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News > Colombia

UN: Women Losing Colombian Congressional Seats, Representation

  • A woman votes in Colombia  2018

    A woman votes in Colombia 2018 | Photo: Twitter / @Registraduria

Published 5 March 2019

The U.N. Women in Colombia said that in order for the country to “advance and face its national challenges it must include women in decision making” spaces.

United Nations Women in Colombia has come out with a report showing that women decreasingly have a seat at the table in Congress.

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"The right of women to participate politically should not be limited to voting (...) It also involves the right to participate, to be elected … free of discrimination and violence in all spaces where public affairs are deliberated and decided," reads a part of the report.

The Colombian National Civil Registry and U.N. Women presented their unprecedented report: "The Road to Parity in the Colombian Congress: The Political Representation of Women After the 2018 Elections" to Congress Monday.

U.N. Women in Colombia Director Ana Güezmes told local press: "When women are in positions of leadership and can fully participate in political decisions this indicates that the country is achieving a substantial level of equality between women and men, which is essential for democratic governance. It benefits the entire society."

UN Women in Colombia and the Registry @Registraduria present their report: "The Road to Parity in the Colombian Congress"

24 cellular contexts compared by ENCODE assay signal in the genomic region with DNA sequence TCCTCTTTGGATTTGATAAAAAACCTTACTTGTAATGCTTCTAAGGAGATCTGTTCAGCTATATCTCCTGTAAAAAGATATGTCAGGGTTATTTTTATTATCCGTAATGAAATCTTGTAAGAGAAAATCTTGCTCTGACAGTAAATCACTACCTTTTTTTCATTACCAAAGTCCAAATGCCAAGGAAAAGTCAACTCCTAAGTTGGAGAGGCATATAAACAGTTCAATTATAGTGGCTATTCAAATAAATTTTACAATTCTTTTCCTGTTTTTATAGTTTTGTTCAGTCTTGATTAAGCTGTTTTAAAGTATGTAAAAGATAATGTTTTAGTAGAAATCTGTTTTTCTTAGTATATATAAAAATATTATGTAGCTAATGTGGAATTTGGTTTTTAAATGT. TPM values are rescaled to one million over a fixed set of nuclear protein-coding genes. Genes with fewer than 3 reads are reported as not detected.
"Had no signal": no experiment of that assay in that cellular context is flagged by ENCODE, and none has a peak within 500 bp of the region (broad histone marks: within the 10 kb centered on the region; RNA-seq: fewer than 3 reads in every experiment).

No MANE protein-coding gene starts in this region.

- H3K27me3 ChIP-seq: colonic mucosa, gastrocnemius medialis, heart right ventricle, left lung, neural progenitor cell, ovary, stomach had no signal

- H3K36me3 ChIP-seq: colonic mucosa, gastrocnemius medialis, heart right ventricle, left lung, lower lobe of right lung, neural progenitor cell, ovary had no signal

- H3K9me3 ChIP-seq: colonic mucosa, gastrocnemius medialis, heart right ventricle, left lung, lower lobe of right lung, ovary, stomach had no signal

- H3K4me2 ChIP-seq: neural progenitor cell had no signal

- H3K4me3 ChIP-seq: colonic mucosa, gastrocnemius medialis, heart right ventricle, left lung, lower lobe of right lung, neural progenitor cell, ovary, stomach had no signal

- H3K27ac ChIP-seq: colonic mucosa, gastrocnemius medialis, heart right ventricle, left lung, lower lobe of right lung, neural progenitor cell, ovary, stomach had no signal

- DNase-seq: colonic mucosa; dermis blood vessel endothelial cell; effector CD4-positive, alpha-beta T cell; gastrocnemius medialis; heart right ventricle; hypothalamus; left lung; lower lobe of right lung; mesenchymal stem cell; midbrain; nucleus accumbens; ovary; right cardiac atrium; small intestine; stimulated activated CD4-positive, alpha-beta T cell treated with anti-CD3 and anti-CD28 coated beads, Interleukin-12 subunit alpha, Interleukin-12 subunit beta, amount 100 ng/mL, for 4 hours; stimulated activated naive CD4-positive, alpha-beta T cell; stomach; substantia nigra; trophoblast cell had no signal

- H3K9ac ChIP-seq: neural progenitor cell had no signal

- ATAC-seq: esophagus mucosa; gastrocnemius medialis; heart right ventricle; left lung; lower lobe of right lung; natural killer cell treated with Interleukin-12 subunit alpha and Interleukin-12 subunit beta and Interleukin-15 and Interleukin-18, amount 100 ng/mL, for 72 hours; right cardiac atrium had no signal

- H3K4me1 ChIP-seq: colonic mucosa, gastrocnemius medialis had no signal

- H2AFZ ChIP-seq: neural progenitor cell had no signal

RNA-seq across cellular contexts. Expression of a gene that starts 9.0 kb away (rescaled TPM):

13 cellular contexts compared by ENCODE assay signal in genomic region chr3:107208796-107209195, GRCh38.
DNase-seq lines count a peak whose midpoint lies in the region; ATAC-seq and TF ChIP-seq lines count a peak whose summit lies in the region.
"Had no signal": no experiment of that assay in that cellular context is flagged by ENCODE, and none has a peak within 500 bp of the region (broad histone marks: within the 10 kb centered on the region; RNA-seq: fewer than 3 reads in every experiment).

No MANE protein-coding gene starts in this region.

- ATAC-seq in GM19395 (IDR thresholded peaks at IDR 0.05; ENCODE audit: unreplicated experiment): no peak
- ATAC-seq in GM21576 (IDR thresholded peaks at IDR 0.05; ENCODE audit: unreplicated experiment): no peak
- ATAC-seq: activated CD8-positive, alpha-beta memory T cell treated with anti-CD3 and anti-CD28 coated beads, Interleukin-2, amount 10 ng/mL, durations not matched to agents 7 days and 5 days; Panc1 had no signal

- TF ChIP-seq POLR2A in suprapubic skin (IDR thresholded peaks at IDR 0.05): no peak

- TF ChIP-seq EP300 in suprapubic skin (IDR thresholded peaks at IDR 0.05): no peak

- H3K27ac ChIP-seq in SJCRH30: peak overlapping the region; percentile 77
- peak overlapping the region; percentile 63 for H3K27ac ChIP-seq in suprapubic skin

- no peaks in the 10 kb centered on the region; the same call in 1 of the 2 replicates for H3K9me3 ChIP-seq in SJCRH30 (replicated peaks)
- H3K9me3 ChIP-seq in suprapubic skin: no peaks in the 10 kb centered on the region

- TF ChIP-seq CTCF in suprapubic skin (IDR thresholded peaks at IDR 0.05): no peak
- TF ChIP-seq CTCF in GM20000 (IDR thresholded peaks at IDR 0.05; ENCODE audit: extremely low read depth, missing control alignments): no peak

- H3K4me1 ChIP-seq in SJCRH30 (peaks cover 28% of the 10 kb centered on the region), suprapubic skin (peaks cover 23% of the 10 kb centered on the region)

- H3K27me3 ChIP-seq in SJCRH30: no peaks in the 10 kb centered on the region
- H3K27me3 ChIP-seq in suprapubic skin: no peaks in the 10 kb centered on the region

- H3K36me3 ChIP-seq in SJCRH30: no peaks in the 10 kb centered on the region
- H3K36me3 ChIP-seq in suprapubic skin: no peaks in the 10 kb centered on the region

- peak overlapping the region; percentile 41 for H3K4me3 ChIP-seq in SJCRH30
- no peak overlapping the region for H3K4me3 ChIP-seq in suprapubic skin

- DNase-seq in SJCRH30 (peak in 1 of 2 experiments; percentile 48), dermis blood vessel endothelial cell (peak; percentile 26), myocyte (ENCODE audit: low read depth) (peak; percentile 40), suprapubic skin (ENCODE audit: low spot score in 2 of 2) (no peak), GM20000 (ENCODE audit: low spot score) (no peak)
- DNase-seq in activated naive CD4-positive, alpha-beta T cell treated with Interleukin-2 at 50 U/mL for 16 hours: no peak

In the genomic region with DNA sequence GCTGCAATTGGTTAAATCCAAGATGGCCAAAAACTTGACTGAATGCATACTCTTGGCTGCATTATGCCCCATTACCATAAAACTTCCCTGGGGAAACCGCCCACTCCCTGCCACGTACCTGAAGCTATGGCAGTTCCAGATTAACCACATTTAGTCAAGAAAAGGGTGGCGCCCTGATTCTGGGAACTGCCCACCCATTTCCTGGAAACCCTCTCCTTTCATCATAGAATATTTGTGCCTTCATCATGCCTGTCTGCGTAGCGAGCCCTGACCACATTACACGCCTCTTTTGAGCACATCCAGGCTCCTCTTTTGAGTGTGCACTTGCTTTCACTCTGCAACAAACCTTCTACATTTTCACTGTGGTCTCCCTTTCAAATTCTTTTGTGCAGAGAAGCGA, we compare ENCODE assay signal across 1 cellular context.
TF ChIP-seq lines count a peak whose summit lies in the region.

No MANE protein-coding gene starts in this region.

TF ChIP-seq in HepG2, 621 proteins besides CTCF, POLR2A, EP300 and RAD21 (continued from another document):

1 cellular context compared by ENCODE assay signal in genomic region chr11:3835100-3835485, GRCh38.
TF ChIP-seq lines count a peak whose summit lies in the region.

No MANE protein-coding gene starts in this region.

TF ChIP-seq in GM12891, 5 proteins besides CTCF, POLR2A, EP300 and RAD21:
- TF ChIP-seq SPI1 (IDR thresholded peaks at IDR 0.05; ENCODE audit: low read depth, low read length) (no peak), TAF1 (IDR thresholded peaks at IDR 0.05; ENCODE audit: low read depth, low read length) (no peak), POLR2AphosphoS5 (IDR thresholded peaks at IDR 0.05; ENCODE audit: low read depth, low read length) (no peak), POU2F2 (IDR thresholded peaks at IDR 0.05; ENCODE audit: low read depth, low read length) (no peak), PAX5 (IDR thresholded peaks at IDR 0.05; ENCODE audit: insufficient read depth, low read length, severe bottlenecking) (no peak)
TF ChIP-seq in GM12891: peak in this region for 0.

However, the report shows that the presence of women elected to Congress has fallen, though slightly, since the previous round of legislative polls in 2014.

Between the 2006 and 2010 elections, the percentage of women in Congress increased by 3.5 and by 2014 women had won 20.9 percent of the seats, making it the highest number of women to occupy Colombia’s legislative body. Yet, during the 2018 elections, this went down by a percentage to 19.7.

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The report indicates that women running for Congress from more rural and poor departments are faring worse than those from the more urban departments in the country’s interior.

For example, about 20 percent of all female candidates in 11 rural departments ran but none of them won, compared to the capital district of Bogota where 38.5 percent of all candidates were women who won nearly 30 percent of the time.  

According to a 2011 Colombian law women should represent 30 percent of all seats within the country’s bicameral legislature. The U.N. agrees and wants to reach that number by 2030 to also reach its Sustainable Development Goals.

Taking action against the low-number trend, former Senator Claudia Lopez announced via Twitter March 5 she is running for Bogota mayor. If elected Lopez would be the capital’s fourth mayor of the 619 who have occupied the post.

"I was born and trained as the woman and professional that I am. I have the character to correct what is going wrong, humility to continue what is going well and leadership to contribute what is lacking,” the candidate said in a tweet.

Over Twitter, the U.N. Women in Colombia said that in order for the country to “advance and face its national challenges it must include women in decision making” spaces.

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